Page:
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Denver hit with another federal lawsuit over police handling of George Floyd protests – The Denver Post

Denver was hit with another federal lawsuit Wednesday over its aggressive police response to the George Floyd protests last month.

The class-action lawsuit, which seeks damages for those arrested for curfew violations or who were injured during the demonstrations, alleges that police used “constitutionally unlawful crowd control tactics, including kettling (also known as containment or corralling), indiscriminate and unwarned launching of tear gas and flashbangs into crowds and at individuals, and shooting projectiles at protestors,” the complaint reads.

Police “knowingly placed these protesters in physical danger through indiscriminate use of excessive force,” according to the lawsuit.

Officers used less-lethal weapons “indiscriminately and without warning, even at times when the crowd was merely chanting, kneeling or standing with their hands up,” according to the complaint.

The lawsuit also alleges that Mayor Michael Hancock’s emergency curfew — imposed from May 30 to June 4 — was unconstitutional and infringed on protesters’ First Amendment rights.

“As if to prove the point of the protests themselves – the discriminatory policing against people of color – the targets of these police attacks ‘included many young Black and Brown people,’ ” Loevy & Loevy Attorneys at Law, the firm representing the plaintiffs, said in a news release.

The named plaintiffs include a freelance photojournalist, a lawyer, a union organizer, a software engineer, a juvenile justice advocate, a small business owner and a veteran.

Wednesday’s lawsuit marks the latest legal action against Denver for its police response to the protests, which began in late May after Floyd, a Black man, was killed after a Minneapolis police officer knelt on his neck for early nine minutes.

The ACLU of Colorado last week filed a federal lawsuit against the department on behalf of Black Lives Matter 5280, among others, claiming the police department’s tactics were used to “corral, intimidate and silence protesters.”

Last week, the city also settled a lawsuit filed by four protesters who sued over the police department’s use of force. Earlier in June, as part of that lawsuit, a federal judge in Denver ordered police to limit firing tear gas and projectiles at peaceful protesters, saying that protecting First Amendment rights was more important than protecting buildings.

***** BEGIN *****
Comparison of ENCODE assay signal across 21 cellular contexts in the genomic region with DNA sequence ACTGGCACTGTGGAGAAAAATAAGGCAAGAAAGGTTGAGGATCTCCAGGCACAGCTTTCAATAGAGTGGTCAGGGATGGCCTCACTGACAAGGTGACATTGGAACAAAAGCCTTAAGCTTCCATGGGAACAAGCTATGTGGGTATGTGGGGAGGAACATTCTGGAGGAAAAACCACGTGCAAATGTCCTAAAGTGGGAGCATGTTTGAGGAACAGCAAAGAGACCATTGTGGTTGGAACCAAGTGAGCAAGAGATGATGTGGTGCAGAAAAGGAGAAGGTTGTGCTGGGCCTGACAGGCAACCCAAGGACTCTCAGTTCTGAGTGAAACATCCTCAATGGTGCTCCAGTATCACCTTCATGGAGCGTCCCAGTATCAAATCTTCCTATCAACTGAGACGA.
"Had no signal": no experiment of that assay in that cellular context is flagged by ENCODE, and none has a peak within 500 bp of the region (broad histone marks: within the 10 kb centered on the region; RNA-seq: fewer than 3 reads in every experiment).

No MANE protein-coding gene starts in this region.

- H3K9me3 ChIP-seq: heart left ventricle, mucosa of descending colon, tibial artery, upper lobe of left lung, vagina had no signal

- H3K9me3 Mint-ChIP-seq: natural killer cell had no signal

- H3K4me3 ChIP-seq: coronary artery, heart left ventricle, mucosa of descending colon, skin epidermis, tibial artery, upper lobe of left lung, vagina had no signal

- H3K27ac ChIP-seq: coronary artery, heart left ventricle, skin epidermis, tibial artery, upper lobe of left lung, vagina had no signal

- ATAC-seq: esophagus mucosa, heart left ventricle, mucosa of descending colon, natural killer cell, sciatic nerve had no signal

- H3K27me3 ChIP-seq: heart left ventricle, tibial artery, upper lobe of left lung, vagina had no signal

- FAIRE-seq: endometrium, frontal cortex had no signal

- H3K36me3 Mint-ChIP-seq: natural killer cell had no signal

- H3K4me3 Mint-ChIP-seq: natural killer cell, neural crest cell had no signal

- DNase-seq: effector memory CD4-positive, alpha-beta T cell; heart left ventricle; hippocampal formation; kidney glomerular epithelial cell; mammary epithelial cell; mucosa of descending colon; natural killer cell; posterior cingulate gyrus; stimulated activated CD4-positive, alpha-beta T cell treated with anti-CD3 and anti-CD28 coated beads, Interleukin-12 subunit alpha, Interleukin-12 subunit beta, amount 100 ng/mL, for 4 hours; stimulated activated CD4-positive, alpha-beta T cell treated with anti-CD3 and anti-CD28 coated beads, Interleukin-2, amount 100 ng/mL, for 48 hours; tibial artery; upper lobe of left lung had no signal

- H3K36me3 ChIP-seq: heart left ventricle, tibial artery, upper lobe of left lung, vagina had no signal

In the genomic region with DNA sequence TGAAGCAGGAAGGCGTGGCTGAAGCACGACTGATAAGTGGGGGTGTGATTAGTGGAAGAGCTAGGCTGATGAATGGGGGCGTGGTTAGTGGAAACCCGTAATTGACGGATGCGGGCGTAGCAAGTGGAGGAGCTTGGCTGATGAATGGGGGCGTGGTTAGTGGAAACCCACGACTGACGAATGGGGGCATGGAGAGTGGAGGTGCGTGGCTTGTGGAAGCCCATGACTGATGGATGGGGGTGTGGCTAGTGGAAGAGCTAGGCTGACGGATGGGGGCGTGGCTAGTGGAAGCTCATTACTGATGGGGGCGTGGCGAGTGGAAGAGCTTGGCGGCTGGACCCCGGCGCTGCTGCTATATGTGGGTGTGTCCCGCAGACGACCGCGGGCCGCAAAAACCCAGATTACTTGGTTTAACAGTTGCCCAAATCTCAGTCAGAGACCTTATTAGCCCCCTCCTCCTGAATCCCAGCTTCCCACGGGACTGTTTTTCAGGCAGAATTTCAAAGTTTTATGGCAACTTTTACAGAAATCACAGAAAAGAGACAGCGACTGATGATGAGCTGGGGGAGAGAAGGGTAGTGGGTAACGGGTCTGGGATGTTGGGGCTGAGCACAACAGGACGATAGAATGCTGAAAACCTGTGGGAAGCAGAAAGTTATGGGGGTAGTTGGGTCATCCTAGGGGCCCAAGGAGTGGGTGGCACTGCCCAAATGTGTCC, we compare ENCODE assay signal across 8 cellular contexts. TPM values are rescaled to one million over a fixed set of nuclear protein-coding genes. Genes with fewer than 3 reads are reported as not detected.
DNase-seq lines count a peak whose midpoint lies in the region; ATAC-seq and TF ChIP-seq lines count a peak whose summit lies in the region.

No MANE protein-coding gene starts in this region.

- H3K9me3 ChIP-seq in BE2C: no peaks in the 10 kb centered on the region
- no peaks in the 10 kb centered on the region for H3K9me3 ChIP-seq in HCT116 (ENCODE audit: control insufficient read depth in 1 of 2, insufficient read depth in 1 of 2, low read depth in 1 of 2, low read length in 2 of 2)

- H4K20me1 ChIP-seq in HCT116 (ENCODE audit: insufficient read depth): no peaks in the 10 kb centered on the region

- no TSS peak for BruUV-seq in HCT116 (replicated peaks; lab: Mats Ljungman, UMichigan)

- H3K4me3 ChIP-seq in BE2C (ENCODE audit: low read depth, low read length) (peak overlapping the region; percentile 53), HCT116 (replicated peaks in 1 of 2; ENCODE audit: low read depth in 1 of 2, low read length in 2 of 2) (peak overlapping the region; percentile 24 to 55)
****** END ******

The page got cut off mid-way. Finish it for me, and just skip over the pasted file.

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India NLC power plant hit by second fatal explosion in two months

The government-run NLC power plant in Tamil Nadu state’s Cuddalore district suffers second blast in two months.

A blast at a power plant in the southern Indian state of Tamil Nadu’s Cuddalore district has killed at least six people, an official from the state-run company and local police said, the second deadly boiler explosion in two months.

“Six people died on the spot,” said S Latha, inspector at a local police station in Neyveli, adding that the incident in May killed five and injured three at the plant run by lignite miner and electricity generator NLC.

The incident occurred at unit V of NLC Power Plant II, a company official said, adding that the unit was under shutdown when the mishap happened. The accident in May occurred in unit VI of the same company.

“The boiler was not in operation. We are investigating the incident. There was an explosion followed by a fire that injured the workers and contractual labourers,” company spokesman Guru Swaminathan told DPA news. 

Major blast in Stage -2 of the #Neyveli lignite plant.
Unit 5 in the Neyveli lignite plant has exploded.

Sources say atleast 17 injured many are struck inside the unit 2,Casualties feared. Rescue operations is underway.

The explosion injured 17 people, 16 of whom have been sent to a private hospital in the state capital of Chennai for treatment, while one person is being treated at a local hospital in Neyveli, a company official said.

According to local media outlet The Hindu, 11 were critically injured, with burns to more than 40 percent of their bodies.

“Pained to hear about the blast in Neyveli power plant boiler in Tamil Nadu,” India’s Coal Minister Pralhad Joshi said in a tweet on Wednesday.

Pained to hear about the blast in Neyveli power plant boiler in Tamil Nadu. I am informed that the administration is providing all help possible. My condolences with the bereaved families.